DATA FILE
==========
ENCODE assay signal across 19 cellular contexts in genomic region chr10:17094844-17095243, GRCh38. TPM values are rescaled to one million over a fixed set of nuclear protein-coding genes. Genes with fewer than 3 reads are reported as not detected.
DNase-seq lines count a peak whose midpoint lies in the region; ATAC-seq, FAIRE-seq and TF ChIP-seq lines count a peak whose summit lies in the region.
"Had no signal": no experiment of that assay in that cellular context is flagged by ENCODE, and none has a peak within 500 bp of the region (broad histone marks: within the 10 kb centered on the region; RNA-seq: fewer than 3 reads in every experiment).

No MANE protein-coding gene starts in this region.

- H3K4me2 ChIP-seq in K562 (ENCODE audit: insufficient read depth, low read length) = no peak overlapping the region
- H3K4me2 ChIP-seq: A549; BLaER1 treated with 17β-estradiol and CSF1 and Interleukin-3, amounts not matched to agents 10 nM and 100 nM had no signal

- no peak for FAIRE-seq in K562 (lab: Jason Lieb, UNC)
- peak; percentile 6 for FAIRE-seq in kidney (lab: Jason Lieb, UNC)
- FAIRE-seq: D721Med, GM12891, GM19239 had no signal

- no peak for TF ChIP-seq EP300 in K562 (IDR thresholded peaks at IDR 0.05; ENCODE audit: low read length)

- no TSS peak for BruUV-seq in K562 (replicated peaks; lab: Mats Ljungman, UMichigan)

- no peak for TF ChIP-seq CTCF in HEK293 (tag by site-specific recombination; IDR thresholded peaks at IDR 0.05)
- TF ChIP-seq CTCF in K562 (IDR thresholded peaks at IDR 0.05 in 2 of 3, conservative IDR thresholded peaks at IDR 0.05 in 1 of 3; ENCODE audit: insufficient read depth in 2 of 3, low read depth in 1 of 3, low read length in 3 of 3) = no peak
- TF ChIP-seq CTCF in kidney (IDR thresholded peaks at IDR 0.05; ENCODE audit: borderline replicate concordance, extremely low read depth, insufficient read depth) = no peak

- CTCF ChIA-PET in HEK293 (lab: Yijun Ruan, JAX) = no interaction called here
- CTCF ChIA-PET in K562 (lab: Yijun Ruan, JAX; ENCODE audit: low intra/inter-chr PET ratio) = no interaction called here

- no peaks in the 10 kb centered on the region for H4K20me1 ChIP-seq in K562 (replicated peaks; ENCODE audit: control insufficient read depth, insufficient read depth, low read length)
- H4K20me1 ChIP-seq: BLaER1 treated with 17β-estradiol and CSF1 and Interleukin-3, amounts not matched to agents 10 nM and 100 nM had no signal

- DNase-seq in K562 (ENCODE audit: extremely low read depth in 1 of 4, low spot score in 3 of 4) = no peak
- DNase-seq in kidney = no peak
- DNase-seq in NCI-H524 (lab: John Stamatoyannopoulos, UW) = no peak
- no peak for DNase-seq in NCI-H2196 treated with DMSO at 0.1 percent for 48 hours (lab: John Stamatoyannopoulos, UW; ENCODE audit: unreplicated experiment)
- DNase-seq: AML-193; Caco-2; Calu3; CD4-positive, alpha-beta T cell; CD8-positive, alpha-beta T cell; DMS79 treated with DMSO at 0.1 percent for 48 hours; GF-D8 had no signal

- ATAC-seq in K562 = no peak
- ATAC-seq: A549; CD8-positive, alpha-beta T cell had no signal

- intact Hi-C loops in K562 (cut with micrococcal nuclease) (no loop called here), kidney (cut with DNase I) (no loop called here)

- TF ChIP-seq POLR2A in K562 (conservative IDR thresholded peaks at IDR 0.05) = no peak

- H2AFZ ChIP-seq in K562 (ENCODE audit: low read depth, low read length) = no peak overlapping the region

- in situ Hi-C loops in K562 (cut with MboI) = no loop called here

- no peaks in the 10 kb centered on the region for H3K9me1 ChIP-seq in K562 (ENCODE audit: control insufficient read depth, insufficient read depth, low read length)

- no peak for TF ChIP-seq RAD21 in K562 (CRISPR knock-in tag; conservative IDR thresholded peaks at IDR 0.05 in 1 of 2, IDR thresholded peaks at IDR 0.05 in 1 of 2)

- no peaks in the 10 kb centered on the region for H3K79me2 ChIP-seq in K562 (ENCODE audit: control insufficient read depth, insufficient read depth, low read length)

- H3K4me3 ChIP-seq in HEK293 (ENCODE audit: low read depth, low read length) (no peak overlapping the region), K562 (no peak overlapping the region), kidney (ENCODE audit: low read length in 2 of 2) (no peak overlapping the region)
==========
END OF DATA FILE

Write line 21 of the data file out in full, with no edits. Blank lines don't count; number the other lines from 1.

- DNase-seq in NCI-H524 (lab: John Stamatoyannopoulos, UW) = no peak